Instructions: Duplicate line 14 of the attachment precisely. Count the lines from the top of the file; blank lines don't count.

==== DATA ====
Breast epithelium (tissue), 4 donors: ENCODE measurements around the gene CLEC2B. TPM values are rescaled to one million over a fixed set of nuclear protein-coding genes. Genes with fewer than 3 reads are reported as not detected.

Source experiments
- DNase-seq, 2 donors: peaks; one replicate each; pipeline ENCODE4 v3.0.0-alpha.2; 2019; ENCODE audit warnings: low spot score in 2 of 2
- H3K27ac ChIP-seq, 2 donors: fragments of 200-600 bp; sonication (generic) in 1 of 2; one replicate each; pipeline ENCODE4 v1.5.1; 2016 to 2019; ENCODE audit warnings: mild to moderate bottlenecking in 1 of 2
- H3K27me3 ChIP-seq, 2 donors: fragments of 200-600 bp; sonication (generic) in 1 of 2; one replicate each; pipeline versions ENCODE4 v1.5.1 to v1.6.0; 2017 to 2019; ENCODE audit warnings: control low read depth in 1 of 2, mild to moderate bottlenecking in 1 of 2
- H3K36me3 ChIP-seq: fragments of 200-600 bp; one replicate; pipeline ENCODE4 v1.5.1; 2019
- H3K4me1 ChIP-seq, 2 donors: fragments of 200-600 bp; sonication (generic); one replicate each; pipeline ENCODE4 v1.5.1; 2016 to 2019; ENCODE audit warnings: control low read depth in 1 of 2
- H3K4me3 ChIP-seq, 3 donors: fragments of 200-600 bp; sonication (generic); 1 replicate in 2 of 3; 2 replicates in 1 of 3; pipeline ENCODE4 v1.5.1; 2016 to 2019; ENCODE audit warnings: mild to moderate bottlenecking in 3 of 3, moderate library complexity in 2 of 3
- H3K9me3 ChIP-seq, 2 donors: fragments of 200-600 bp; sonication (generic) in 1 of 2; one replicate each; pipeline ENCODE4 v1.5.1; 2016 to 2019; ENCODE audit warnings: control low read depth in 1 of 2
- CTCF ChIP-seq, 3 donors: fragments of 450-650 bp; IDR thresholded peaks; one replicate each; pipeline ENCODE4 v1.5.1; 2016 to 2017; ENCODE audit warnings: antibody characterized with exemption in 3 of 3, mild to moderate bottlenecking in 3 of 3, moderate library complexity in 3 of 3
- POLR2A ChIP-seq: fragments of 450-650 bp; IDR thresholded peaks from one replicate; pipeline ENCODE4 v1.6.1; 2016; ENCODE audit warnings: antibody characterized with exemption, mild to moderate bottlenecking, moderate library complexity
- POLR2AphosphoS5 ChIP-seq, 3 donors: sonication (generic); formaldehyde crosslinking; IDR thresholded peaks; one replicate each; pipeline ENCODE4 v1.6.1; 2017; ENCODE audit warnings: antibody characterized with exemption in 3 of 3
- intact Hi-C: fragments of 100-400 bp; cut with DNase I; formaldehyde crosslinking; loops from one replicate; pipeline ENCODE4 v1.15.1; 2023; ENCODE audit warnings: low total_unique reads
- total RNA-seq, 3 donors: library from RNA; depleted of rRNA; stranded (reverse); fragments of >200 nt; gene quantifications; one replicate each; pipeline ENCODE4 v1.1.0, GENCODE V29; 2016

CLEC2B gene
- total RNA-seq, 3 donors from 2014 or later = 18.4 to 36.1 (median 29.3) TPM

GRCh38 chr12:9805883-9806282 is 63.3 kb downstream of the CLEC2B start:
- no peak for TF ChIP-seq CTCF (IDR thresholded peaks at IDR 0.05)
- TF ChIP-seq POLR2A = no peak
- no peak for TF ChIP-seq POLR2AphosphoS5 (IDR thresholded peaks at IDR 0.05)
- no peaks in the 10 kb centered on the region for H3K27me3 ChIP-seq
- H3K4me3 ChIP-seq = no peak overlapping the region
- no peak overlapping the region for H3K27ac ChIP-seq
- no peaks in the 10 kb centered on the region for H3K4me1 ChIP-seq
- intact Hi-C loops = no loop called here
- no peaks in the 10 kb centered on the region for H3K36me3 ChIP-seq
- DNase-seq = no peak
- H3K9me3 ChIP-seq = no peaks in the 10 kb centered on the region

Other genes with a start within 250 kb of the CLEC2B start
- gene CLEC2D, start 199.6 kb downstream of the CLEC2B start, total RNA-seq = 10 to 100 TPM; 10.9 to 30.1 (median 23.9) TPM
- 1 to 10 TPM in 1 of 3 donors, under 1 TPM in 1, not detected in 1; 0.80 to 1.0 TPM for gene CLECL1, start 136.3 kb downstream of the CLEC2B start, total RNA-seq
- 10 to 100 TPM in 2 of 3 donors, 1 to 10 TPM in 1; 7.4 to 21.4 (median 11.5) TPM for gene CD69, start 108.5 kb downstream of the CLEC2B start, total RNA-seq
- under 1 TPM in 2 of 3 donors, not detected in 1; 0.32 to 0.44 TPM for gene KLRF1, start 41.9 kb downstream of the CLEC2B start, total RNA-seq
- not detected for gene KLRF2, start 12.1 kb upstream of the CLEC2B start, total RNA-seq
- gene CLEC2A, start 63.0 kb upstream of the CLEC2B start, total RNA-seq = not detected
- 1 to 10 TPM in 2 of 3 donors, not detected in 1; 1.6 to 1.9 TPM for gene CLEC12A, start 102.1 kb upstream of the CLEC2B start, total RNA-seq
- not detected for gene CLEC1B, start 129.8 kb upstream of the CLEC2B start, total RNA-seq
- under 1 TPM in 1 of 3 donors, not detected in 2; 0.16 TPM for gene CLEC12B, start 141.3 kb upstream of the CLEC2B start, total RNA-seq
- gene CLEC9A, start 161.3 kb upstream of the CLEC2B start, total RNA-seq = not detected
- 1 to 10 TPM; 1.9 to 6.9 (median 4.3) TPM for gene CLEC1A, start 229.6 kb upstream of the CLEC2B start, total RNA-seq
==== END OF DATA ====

- total RNA-seq, 3 donors: library from RNA; depleted of rRNA; stranded (reverse); fragments of >200 nt; gene quantifications; one replicate each; pipeline ENCODE4 v1.1.0, GENCODE V29; 2016